Son, I’m So Sorry For Neglecting You

Kids don’t come with instruction manuals An essay on parenting regrets.

Son, I’m So Sorry For Neglecting You
Source: Dauda Focus Kore/Pexels

I have three sons. My two youngest sons I birthed, I gained an additional son via marriage. Of my three sons, my middle son was the most challenging to deal with. Almost from the time he was born he just seemed to require more. From having an excessively long colic spell to during his first year, to being a lot of trouble in high school, I stayed on guard protecting my middle child from himself. He seemed to never be satisfied. He never had enough. He was always into something or needing something. It was exhausting. I couldn’t wait until he turned 18 so he could leave our home.

Read: Giving Up On Your Kid, It’s So Hard To Do

My ex-husband and I sought counseling, for which he refused to cooperate. We enrolled him in many extra-curricular activities to ensure he didn’t have extra spare time to get into trouble. We took him to college, and he wouldn’t stay. We spent so much time focusing on the troubled kid; I neglected my baby, my youngest son.

My youngest was the nicest, kindest, smartest little boy. From the time he could walk, he was always offering to help me. He was never any problem. I remember him as a baby he never cried, not even when his diaper was soiled. After having one that cried morning, noon, and night, my youngest showed me how different children’s personalities could be. My baby boy was always so thoughtful. From bringing in groceries to sharing his snacks with me before he took a bite, he was always so considerate with his mother. His teachers loved him. His friends thought he was the best. Other parents always complimented me on how well behaved he was. He was so easy to raise; he made parenting him a pleasure. I raised him, like all the other sons to be self-sufficient.

But some things happened along the way neither of us planned on. He grew up. He began to reflect on his childhood. My son felt neglected. Our views of my parenting methods differed vastly. My baby boy feels my ex-husband and I poured too much into our problem child and not enough into him. He learned what not to do because of the actions of the middle-child. He’s twenty-seven years old now. Those days are long gone.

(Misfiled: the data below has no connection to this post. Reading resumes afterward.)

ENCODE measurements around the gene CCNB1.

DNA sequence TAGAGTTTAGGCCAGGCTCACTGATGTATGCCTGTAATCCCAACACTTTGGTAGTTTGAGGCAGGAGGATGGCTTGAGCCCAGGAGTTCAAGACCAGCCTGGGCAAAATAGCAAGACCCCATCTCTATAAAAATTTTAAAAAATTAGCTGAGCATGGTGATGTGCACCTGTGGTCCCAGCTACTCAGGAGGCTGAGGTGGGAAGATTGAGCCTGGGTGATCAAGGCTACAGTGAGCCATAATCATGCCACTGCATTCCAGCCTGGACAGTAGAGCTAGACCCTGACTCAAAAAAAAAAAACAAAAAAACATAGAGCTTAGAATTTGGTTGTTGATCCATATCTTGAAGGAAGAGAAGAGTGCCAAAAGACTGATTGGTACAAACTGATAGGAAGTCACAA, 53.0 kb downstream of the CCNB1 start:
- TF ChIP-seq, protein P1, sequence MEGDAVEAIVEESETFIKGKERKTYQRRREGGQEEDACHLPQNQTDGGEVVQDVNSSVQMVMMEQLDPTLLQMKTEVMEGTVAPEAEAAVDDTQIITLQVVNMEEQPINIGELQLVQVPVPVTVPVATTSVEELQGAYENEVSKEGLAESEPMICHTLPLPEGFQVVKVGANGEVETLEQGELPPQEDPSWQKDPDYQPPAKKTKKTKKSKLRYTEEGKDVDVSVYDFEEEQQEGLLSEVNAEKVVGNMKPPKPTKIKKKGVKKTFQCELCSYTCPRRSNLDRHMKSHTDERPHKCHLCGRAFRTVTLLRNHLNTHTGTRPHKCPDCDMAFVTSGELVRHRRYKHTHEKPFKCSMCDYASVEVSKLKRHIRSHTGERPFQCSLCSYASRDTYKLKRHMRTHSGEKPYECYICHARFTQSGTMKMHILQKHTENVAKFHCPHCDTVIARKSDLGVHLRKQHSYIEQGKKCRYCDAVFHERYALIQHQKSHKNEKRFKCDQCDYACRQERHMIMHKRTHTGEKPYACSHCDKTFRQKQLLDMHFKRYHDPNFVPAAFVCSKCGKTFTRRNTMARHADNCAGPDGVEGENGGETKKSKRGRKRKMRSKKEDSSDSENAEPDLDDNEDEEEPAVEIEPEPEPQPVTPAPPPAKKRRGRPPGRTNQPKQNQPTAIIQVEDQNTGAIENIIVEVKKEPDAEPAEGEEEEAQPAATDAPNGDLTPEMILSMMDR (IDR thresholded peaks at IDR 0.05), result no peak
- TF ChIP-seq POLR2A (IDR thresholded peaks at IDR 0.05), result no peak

People have complimented me on how much effort I put into raising sons, especially our problem child. If it weren’t for all the time, money, and effort we poured into him, he’d probably be in prison or dead by now. Some people have kids with minds and wills that go against the grain. Sometimes those kids make like hard for other kids, even their own siblings.

What those people watching didn’t realize is how much the other two children, in particular my youngest son missed out on quality parenting because his brother sucked every waking moment of attention away from him. My youngest feels like he’s raised himself. As a result, he’s more distant. We don’t see each other often. We speak infrequently, and when we do, we have very casual conversations. He used to call and ask me for advice, but he doesn’t need or want my input much anymore. We raised my youngest son to be a free range, independent, self-sufficient, respectful young man, and he has exceeded my wildest dreams. But I miss the adult relationship mothers have with sons sometimes.

I don’t want a mama’s boy, but I would like a son who is more connected and concerned about my well-being. But like most sons with mothers of steel, they think their mothers are still super women. We aren’t. Sometimes, sometimes, we want to be acknowledged, respected, cherished, and loved by our children. We need it.

In a world that disrespects our being on the daily, our families should be a refuge. For some mothers, there is no refuge.

I never dreamed I’d have a son who feels neglected, has regrets about his childhood, sees inequity in my parenting-style, and blames me for not doing more. I thought we did a good job. I thought I was doing everything within my power to not make the same mistakes my parents did. What I’m learning is my best wasn’t good enough for him. I feel terrible about it; I have lost sleep over it. I have even tried to explain our parenting rationale, but I can’t wash away his pain. I hope one day when my baby boy has kids he’ll understand how different some children are, and how some children require more time and energy than others, even into adulthood.

I can’t go back in time, and I can’t redo my life. There are no do overs. What’s done is done. I must live with this regret for the rest of my life. All I can do is say, I’m sorry.

I’m sorry for taking away from my grateful child to give to an ungrateful one.

I’m sorry for giving you all I thought you needed, for not being a mind reader, and for not recognizing you my lovely son needed more from me as a mother.

I’m sorry for neglecting you and not seeing you.

I’m sorry for not fighting for you more.

I’m sorry for not loving you enough.

I’m sorry for not appreciating your goodness and kindness as much as I should have.

I’m sorry for punishing you for being the good kid.

I’m sorry that you’re sorry.

I don’t want a lifetime to pass without acknowledging your pain and apologizing for my actions. Just know I’m sorry and I love you dearly. I can’t take any of it back, but I promise to be a better mother. I hope you can forgive me some day, but if you don’t, I’ll understand.

With Love,


©2019 Marley K. All rights reserved.

I wrote this essay in response to discussions with my children on parenting. Missing or ignoring a person’s feelings only makes sores fester. Kids don’t come with parenting manuals, and sometimes, parents have one too many children to give them what they need to survive and thrive.